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Homeowners Score Major Win in Federal Court Against DC with Decision Ruling on Violation of Fourth Amendment Civil Rights Protections

By Anthony L. Harvey

In a blisteringly written judicial decision issued on December 12, 2007 by US District Judge Rosemary M. Collyer, both the city’s Historic Preservation Office (HPO) and the Department of Consumer and regulatory Affairs (DCRA), together with four named officials and inspectors, were found to have violated the Fourth Amendment civil rights of Capitol Hill residential property owners Laura Elkins and John Robbins who have been attempting since 2001 to renovate their single-family house at 20 9th Street, NE — with valid permits issued by DCRA and HPO — where Elkins and Robbins have lived with their two teenage children.

The violation occurred, wrote Judge Collyer, when armed with a warrant that “authorized a search of the Property but did not describe any items to be seized . . . DC police and representatives of DCRA and HPO went throughout the home (including the bedrooms of sick children home from school), opening drawers, observing, and taking photographs. Inspector Toni Cherry, an employee of HPO and a contract worker for DCRA, was one of several officials who seized documents, including a notebook belonging to Ms. Elkins. The notebook contained permit and construction records, checking statements, financial records, and construction loan documents.” The purpose of these March 27, 2003 seizures of particular documents — found by opening drawers — was apparently in pursuit of attempts by DCRA and HPO officials to revoke the permits that had been validly issued by these same two agencies in 2001.

Judge Collyer’s painstakingly phrased affirmation of this violation of the plaintiffs’ civil rights noted that the very language of the Federal Constitution’s Fourth Amendment requires-in  — the case where items are to be seized during a validly authorized search — that the warrant must be issued “particularly describing the place to be searched and the person or things to be seized.”

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“Punitive damages . . . are available against . . . individual defendants where their conduct was ‘motivated by evil motive or intent, or when it involve[d] reckless or callous indifference to the federally protected rights of others’ [citing] Smith v. Wade, 461 U.S. 30, 56 (1983).” — US District Judge Rosemary M. Collyer.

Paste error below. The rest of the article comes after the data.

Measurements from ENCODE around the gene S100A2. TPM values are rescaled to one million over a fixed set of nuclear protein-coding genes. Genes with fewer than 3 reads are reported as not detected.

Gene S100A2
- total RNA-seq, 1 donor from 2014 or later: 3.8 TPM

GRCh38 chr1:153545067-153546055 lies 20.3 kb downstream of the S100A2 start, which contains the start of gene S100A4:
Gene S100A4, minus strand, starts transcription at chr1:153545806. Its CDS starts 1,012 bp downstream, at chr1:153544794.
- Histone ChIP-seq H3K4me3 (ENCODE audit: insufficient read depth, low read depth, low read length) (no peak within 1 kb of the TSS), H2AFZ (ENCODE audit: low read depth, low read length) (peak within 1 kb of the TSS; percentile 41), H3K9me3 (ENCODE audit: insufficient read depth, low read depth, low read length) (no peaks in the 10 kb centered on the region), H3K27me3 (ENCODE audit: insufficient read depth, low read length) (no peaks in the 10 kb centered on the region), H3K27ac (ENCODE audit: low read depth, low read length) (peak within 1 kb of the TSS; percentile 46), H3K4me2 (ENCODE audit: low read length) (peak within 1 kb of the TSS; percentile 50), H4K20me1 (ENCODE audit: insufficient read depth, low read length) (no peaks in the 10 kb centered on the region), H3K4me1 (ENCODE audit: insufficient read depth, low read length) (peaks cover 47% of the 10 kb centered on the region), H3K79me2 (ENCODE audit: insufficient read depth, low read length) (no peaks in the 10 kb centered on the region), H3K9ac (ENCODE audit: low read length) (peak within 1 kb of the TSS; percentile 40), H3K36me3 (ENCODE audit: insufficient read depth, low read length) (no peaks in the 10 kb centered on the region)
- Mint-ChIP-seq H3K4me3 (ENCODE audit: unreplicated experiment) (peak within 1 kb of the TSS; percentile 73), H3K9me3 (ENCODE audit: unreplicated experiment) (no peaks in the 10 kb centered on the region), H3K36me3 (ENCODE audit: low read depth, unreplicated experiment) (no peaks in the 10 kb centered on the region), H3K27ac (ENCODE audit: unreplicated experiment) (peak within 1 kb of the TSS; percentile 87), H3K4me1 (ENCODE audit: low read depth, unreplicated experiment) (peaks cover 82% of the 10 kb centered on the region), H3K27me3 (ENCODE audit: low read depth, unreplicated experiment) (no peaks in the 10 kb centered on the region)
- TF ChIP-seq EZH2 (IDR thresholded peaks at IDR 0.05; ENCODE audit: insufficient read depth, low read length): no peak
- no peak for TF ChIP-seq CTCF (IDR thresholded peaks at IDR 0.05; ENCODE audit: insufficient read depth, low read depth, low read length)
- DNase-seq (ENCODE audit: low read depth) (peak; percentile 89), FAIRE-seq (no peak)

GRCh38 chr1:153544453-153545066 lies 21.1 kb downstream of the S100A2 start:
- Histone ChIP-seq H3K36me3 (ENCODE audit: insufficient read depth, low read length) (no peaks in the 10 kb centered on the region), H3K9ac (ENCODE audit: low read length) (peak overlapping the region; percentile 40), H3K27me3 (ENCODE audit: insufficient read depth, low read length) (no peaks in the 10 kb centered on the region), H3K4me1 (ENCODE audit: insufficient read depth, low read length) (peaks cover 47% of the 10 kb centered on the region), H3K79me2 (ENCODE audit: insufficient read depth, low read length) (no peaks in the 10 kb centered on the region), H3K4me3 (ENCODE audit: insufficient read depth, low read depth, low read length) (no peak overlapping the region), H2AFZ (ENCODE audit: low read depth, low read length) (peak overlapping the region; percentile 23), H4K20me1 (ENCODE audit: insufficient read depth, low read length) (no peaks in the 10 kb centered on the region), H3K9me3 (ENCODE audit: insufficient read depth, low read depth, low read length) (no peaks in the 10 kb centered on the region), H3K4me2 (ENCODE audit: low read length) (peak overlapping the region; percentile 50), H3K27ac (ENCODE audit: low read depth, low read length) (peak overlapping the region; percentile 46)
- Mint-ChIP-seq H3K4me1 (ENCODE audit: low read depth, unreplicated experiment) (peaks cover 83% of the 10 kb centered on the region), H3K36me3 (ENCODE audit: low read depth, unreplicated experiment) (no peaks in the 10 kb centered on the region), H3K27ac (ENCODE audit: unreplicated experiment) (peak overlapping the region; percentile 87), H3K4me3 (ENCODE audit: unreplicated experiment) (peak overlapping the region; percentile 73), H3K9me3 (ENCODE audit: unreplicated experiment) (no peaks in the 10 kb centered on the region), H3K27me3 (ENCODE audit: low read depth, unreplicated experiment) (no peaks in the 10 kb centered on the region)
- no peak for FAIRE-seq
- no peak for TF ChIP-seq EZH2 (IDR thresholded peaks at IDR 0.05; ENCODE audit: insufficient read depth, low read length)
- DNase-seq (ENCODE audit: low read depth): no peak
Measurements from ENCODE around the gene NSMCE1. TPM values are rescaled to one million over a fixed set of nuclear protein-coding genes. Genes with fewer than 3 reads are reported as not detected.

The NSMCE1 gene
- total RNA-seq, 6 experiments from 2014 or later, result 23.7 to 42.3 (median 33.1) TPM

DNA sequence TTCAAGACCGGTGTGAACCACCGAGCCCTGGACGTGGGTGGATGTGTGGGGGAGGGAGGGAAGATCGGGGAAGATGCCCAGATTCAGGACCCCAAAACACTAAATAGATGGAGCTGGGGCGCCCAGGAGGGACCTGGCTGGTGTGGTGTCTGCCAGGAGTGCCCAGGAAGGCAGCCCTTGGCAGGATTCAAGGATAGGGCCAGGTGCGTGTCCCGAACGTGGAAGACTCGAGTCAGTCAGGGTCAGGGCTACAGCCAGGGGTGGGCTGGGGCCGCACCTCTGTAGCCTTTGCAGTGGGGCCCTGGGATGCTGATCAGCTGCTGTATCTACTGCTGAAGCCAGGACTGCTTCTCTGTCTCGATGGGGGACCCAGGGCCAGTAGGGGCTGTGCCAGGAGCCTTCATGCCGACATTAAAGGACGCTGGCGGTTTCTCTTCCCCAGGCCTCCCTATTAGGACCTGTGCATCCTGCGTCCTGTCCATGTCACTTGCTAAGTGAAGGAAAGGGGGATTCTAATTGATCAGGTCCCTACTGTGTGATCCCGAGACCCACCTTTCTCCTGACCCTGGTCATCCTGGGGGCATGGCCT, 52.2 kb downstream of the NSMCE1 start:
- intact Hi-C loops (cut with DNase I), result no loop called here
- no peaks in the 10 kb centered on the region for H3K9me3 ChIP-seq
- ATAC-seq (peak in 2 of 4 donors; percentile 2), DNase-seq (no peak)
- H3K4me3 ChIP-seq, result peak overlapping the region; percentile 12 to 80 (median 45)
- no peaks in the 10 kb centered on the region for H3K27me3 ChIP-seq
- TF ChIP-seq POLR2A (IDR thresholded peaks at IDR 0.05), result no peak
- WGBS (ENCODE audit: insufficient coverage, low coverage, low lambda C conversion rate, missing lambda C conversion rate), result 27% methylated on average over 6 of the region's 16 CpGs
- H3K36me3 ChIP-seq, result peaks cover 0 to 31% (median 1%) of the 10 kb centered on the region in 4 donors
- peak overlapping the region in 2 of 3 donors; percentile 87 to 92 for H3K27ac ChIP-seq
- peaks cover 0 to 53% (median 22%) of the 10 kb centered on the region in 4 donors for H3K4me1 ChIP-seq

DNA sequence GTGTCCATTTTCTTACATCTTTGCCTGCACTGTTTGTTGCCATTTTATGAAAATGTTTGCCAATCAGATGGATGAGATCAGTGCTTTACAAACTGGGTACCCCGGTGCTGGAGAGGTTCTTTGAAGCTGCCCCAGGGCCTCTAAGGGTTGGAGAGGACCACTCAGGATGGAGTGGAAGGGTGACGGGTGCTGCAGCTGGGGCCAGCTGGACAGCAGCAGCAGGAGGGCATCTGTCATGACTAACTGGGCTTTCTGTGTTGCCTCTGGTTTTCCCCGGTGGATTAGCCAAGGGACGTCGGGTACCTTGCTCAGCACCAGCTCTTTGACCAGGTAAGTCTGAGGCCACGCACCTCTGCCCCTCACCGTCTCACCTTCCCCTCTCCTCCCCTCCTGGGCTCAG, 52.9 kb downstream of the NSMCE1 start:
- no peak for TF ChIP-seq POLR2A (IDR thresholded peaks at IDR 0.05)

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Judge Collyer concluded: “Because the warrant did not specify any documents to be seized, the seizure of the documents was outside the scope of the warrant and in violation of the Plaintiffs’ Fourth Amendment rights.”

Assertions of Fifth and Fourteenth Amendment violations of civil and property rights were dismissed; Judge Collyer found that the standard of Fifth Amendment rights violations that would warrant damages had not been met — District officials’ misbehavior was insufficiently egregious — and Fourteenth amendment protections do not apply to the District of Columbia.

Regarding the city’s demand that the plaintiffs’ six permits be revoked, Judge Collyer affirmed the two, previous court and administrative rulings which denied these demands — one heard in DC Superior Court brought by a neighboring property owner and the other in the litigation brought by the District on behalf of HPO and DCRA before city’s Office of Administrative Hearings. Ironically, the only relief gained by either of these actions was a judicial finding directing the plaintiffs to complete the work called for in one of the six permits by building a partition in a storage area.

Judge Collyer’s fascinating account of these actions found that these permits were first litigated in an action brought by a neighbor of the plaintiffs in 2002, where “District officials appeared and testified that Plaintiffs’ permits were all legitimate and valid.” Continuing, Judge Collyer noted that “this did not satisfy HPO’s [David] Maloney, who seems to have organized a campaign against the construction of the property. Through his efforts, DCRA issued various stop work orders in 2002.” And thus began this tortured, regulatory and administrative saga. Had the 2006 amendments to the historic preservation law been in effect in 2002, the plaintiffs could have been slapped with fine by HPO of $1,000 per day. Even so, Elkins and Robbins’ attorney in the Fourth Amendment case observed that the plaintiffs spent $100,000 in fighting these attempts by DC to revoke the very permits the city had validly issued to them — much of those funds having been needed to pay for the services of Attorney John E Scheuermann of the Capitol Hill law firm of Scheuermann and Menist.

No word has been received by The InTowner regarding any appeal of Judge Collyer’s decision by the District’s Office of the Attorney General. The next step in the Federal District Court proceedings will be a second trial before Judge Collyer to establish the amount of compensatory damages due to the Plaintiffs for their suffering the violation of their Fourth Amendment rights by the District government and the four named officials — plus punitive damages due to the Plaintiffs from the four officials, two who are presently on the HPO staff and two former DCRA officials. No trial date has yet been set.